Promotions in line typically entail accepting responsibility for supervising people in positions like the one you hold now. Promotions in line, like other promotions, aren't about reward or recognition — they satisfy employer needs. When employers promote people in line, they're trying to fill positions with the right people, at the right time, for the right price.
- The right people
- People promoted in line usually know the organization well. They've established valuable relationships and they know what's needed and what's expected.
- The right time
- Most organizations do require that the position be open to any employee, and complying with that policy does take some time. But hiring from within or promoting someone in line is usually faster than hiring from outside.
- The right price
- Promoting in line saves money. A shorter and simpler search process, a shallower learning curve, and zero recruiting fees make such moves attractive to employers. But most important, we can often avoid the premium compensation that might be needed to attract highly qualified people from elsewhere.
Here are some tactics that help you land a promotion in line.Do your current job well,
but seize opportunities to
demonstrate that you can
handle the responsibilities
of the job you seek
- Demonstrate capability
- Do your current job well, but seize opportunities to demonstrate that you can handle the responsibilities of the job you seek. Don't pursue such opportunities too aggressively, but grab them when they come by.
- Be replaceable
- If you're critical to organizational success in your current position, you're difficult to replace. Not so good if you want to be promoted. Share what you know. Be ready to leave your old job behind, and be ready to move into the new job.
- Make the people you work with look good
- Promotion in line can sour relationships with those of your current peers who would be reporting to you. Making the people you work with now look good helps them, helps the organization, and dampens many of their concerns about your promotion. And it makes your about-to-be-peers comfortable, too.
- Be flexible about relocation and travel
- Be willing to relocate and travel. Balance your own needs with the needs of the company, and keep in mind that the balance you choose affects both your chances for promotion and your personal life.
- Keep a working journal
- Enter in your working journal contributions you make that bear on your target position. You probably won't be conveying this information to anyone else, but the writing motivates you to look for — and do — things you can write about.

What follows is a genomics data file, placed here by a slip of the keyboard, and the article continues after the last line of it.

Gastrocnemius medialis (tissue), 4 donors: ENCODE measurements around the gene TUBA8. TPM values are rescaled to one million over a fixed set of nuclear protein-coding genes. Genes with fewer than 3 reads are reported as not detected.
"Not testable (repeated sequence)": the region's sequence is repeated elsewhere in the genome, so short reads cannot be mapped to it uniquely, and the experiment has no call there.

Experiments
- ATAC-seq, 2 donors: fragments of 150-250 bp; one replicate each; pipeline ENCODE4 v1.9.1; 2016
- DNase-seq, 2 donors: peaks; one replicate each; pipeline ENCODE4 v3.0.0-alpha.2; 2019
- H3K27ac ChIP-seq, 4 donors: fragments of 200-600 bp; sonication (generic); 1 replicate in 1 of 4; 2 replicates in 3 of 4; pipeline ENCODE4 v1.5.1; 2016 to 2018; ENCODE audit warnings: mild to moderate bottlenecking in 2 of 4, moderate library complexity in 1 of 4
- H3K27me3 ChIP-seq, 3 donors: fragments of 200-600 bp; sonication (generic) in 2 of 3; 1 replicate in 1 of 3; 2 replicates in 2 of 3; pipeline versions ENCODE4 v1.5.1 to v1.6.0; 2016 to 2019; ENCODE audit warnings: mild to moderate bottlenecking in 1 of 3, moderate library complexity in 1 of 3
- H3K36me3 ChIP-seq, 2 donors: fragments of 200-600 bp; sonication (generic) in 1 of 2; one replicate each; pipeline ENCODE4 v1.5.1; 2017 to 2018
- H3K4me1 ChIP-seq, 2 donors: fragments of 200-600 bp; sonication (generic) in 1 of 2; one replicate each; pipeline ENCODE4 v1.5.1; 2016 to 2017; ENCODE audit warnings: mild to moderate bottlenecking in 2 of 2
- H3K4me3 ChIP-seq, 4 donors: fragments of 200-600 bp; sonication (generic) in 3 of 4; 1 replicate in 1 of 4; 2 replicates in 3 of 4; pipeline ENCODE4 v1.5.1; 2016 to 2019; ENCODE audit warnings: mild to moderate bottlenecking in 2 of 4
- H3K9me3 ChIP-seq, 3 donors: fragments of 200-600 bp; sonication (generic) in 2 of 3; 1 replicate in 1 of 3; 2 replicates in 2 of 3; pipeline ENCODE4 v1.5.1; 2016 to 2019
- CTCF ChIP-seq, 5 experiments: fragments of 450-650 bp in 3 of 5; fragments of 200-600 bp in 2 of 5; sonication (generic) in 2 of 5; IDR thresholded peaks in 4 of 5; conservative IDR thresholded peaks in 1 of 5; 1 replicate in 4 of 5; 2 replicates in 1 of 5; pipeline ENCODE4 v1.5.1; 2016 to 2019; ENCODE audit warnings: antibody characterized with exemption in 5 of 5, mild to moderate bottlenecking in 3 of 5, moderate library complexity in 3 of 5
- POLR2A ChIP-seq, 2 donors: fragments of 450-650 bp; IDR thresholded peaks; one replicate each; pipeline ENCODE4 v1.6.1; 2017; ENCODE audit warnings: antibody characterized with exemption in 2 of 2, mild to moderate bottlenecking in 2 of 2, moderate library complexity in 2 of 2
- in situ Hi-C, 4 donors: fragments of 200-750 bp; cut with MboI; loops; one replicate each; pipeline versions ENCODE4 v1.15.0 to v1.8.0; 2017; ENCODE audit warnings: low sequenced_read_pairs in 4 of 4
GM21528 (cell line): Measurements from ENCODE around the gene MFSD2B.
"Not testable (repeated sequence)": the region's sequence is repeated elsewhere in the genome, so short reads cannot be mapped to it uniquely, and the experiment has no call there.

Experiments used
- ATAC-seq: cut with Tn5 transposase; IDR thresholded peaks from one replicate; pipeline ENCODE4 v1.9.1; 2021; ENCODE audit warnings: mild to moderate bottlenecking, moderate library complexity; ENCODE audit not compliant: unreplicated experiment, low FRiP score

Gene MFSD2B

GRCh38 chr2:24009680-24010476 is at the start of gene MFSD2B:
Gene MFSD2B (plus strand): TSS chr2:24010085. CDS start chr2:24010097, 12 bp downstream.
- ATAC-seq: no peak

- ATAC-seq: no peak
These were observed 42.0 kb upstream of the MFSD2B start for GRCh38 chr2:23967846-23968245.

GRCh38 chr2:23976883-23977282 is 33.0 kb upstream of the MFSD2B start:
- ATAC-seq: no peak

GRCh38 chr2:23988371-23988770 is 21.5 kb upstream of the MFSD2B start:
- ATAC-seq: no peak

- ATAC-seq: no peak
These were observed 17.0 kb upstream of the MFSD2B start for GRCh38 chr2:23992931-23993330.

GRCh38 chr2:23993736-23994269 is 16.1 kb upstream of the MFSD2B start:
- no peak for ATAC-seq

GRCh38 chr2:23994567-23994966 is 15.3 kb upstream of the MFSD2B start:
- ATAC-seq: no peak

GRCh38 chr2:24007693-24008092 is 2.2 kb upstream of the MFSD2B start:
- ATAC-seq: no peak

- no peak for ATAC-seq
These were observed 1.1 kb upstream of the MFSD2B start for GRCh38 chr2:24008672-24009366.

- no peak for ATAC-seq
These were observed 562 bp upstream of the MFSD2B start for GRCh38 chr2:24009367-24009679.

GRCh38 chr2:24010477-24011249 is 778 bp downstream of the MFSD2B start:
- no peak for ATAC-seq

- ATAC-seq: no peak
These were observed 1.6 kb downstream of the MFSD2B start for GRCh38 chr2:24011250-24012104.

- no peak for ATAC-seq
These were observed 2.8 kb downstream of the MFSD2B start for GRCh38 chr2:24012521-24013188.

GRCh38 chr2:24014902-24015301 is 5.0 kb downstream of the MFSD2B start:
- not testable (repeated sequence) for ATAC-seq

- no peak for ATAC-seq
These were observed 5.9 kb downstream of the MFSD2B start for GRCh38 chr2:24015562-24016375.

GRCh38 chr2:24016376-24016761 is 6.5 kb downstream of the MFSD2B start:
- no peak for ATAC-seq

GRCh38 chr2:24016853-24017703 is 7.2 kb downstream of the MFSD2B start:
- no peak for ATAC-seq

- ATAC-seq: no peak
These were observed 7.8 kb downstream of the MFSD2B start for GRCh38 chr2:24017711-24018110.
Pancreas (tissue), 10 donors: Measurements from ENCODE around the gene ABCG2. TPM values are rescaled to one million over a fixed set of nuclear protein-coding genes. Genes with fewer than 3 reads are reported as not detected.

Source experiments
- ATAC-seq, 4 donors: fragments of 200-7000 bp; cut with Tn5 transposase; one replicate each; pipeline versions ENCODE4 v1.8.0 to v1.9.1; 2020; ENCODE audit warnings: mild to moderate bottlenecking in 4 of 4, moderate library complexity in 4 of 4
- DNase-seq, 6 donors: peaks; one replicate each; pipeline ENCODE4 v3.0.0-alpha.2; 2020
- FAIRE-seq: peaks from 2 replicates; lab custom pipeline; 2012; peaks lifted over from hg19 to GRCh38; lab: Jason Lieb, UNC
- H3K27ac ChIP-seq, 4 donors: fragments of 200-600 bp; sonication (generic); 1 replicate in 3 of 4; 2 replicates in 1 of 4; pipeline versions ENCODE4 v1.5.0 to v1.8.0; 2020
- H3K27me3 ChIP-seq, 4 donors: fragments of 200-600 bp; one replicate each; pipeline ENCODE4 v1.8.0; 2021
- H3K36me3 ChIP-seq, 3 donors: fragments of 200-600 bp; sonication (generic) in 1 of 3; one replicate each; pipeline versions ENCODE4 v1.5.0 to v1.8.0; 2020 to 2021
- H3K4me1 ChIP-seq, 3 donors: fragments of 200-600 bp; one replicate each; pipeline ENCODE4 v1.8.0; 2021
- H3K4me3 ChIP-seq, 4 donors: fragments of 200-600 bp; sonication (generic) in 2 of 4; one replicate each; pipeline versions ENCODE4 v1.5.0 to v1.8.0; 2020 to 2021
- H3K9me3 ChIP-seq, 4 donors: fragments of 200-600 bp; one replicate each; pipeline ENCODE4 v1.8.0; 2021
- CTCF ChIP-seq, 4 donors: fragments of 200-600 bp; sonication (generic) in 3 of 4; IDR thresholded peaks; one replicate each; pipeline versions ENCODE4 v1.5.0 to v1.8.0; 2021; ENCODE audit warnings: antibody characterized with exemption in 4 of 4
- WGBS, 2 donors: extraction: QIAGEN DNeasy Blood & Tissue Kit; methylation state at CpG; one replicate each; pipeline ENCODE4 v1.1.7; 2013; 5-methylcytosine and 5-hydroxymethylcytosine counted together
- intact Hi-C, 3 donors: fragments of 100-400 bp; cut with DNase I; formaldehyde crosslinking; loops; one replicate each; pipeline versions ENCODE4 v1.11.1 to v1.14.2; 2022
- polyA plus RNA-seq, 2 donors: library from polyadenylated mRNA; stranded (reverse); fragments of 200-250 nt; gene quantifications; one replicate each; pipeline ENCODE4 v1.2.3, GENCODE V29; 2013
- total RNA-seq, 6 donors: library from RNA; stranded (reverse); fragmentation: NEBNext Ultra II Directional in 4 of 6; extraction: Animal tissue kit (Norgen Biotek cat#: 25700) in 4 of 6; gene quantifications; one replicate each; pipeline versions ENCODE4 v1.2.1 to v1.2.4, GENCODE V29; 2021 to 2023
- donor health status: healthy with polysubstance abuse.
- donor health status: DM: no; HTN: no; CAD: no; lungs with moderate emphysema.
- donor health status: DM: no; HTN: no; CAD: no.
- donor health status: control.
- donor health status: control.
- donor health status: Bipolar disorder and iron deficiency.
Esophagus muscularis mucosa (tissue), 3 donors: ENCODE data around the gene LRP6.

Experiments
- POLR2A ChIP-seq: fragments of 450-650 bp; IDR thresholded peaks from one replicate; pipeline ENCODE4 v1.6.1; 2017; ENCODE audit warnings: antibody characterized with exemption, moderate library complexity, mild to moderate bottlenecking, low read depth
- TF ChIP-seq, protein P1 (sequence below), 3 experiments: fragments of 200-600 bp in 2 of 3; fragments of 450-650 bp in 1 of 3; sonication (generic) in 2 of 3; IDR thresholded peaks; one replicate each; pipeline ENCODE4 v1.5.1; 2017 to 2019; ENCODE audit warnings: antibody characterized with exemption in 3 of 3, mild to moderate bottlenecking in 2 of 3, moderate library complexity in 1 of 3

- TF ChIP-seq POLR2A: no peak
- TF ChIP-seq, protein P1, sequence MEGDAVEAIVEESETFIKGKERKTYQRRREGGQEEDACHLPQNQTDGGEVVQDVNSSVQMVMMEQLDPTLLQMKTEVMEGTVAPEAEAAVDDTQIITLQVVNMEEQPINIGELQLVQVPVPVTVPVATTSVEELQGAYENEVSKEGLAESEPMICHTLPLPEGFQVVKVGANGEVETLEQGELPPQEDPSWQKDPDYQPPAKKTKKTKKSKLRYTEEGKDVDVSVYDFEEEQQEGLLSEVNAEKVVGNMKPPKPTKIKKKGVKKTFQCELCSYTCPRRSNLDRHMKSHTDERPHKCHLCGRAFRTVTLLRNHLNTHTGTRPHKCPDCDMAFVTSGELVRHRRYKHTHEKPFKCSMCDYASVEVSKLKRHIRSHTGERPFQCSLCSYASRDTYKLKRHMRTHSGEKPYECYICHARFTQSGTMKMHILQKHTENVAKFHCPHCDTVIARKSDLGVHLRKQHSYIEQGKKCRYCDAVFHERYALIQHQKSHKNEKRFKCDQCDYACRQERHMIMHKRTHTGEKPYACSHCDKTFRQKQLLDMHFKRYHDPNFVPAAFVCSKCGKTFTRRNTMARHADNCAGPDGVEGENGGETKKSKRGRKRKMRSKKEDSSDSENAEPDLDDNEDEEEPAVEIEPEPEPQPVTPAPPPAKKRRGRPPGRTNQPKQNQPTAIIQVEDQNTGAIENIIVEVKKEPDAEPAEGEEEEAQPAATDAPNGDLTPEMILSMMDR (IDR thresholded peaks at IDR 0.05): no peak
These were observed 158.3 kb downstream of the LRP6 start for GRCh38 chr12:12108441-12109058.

Two final tests are perhaps most telling. How would you like working for someone like you? And how would you like supervising someone like you? If you have some misgivings about either question, you probably have some things you want to change. Today would be a good day to start. Top Next Issue
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More articles on Workplace Politics:
- The Costs of Threats
- Threatening as a way of influencing others might work in the short term. But a pattern of using threats
to gain compliance has long-term effects that can undermine your own efforts, corrode your relationships,
and create an atmosphere of fear.
- Not Really Part of the Team: I
- Some team members hang back. They show little initiative and have little social contact with other team
members. How does this come about?
- Suppressing Dissent: II
- Disagreeing with the majority in a meeting, or in some cases, merely disagreeing with the Leader, can
lead to isolation and other personal difficulties. Here is Part II of a set of tactics used by Leaders
who choose not to tolerate differences of opinion, emphasizing the meeting context.
- The Utility Pole Anti-Pattern: I
- Organizational processes can get so complicated that nobody actually knows how they work. If getting
something done takes too long, the organization can't lead its markets, or even catch up to the leaders.
Why does this happen?
- The Discontinuity Effect: What and Why
- Counterproductive competition is more likely in group-group interactions than in one-to-one or one-to-group
interactions. Why does counterproductive competition happen?
Forthcoming issues of Point Lookout
- Coming January 29: Higher-Velocity Problem Definition
- Typical approaches to shortening time-to-market for new products usually involve accelerating problem solving. Accelerating problem definition can also help. Available here and by RSS on January 29.
- And on February 5: Unrecognized Bullying: I
- Much workplace bullying goes unrecognized. Three reasons: (a) conventional definitions of bullying exclude much actual bullying; (b) perpetrators cleverly evade detection; and (c) cognitive biases skew our perceptions so we don't see bullying as bullying. Available here and by RSS on February 5.
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- The Power Affect: How We Express Our Personal Power
Many people who possess real organizational power have a characteristic demeanor. It's the way they project their presence. I call this the power affect. Some people — call them power pretenders — adopt the power affect well before they attain significant organizational power. Unfortunately for their colleagues, and for their organizations, power pretenders can attain organizational power out of proportion to their merit or abilities. Understanding the power affect is therefore important for anyone who aims to attain power, or anyone who works with power pretenders. Read more about this program.
Beware any resource that speaks of "winning" at workplace politics or "defeating" it. You can benefit or not, but there is no score-keeping, and it isn't a game.